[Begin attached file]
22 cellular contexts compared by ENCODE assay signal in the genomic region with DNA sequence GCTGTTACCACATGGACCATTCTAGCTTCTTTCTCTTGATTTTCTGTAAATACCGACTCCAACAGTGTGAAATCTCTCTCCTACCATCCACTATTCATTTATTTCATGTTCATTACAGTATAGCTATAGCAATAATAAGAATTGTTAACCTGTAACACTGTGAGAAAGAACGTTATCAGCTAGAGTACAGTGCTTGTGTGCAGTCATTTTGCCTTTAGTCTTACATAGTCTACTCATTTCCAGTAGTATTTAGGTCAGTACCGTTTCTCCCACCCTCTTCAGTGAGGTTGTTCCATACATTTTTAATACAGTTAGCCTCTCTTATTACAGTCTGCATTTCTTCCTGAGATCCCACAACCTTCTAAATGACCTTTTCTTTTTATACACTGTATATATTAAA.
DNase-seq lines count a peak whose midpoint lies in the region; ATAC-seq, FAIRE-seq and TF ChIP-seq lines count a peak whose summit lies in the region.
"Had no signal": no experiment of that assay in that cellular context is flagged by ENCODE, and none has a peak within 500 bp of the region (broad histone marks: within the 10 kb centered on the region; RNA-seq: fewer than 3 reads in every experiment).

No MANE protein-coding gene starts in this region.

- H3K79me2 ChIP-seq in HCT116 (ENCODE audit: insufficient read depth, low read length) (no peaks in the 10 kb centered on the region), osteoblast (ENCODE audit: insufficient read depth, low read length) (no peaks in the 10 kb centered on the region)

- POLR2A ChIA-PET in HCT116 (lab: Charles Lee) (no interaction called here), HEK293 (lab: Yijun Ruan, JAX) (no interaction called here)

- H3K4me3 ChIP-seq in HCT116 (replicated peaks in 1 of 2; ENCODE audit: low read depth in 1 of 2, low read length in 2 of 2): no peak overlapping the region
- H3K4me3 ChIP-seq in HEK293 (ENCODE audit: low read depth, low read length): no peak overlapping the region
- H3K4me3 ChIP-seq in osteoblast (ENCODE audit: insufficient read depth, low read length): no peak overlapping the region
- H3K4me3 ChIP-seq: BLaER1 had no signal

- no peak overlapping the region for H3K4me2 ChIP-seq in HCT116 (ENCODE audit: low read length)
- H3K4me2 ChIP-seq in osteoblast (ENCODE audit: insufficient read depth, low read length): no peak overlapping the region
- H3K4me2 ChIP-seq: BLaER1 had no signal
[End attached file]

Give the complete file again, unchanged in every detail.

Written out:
22 cellular contexts compared by ENCODE assay signal in the genomic region with DNA sequence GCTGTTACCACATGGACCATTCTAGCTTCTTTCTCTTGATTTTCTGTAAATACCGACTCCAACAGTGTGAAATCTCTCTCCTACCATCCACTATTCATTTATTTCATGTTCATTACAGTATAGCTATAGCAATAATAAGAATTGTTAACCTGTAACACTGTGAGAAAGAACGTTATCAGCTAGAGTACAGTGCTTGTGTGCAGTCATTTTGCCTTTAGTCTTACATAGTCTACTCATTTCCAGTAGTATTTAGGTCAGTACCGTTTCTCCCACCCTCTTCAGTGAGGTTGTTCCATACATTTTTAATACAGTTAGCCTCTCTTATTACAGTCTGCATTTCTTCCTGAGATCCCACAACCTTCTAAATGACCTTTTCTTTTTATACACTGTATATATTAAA.
DNase-seq lines count a peak whose midpoint lies in the region; ATAC-seq, FAIRE-seq and TF ChIP-seq lines count a peak whose summit lies in the region.
"Had no signal": no experiment of that assay in that cellular context is flagged by ENCODE, and none has a peak within 500 bp of the region (broad histone marks: within the 10 kb centered on the region; RNA-seq: fewer than 3 reads in every experiment).

No MANE protein-coding gene starts in this region.

- H3K79me2 ChIP-seq in HCT116 (ENCODE audit: insufficient read depth, low read length) (no peaks in the 10 kb centered on the region), osteoblast (ENCODE audit: insufficient read depth, low read length) (no peaks in the 10 kb centered on the region)

- POLR2A ChIA-PET in HCT116 (lab: Charles Lee) (no interaction called here), HEK293 (lab: Yijun Ruan, JAX) (no interaction called here)

- H3K4me3 ChIP-seq in HCT116 (replicated peaks in 1 of 2; ENCODE audit: low read depth in 1 of 2, low read length in 2 of 2): no peak overlapping the region
- H3K4me3 ChIP-seq in HEK293 (ENCODE audit: low read depth, low read length): no peak overlapping the region
- H3K4me3 ChIP-seq in osteoblast (ENCODE audit: insufficient read depth, low read length): no peak overlapping the region
- H3K4me3 ChIP-seq: BLaER1 had no signal

- no peak overlapping the region for H3K4me2 ChIP-seq in HCT116 (ENCODE audit: low read length)
- H3K4me2 ChIP-seq in osteoblast (ENCODE audit: insufficient read depth, low read length): no peak overlapping the region
- H3K4me2 ChIP-seq: BLaER1 had no signal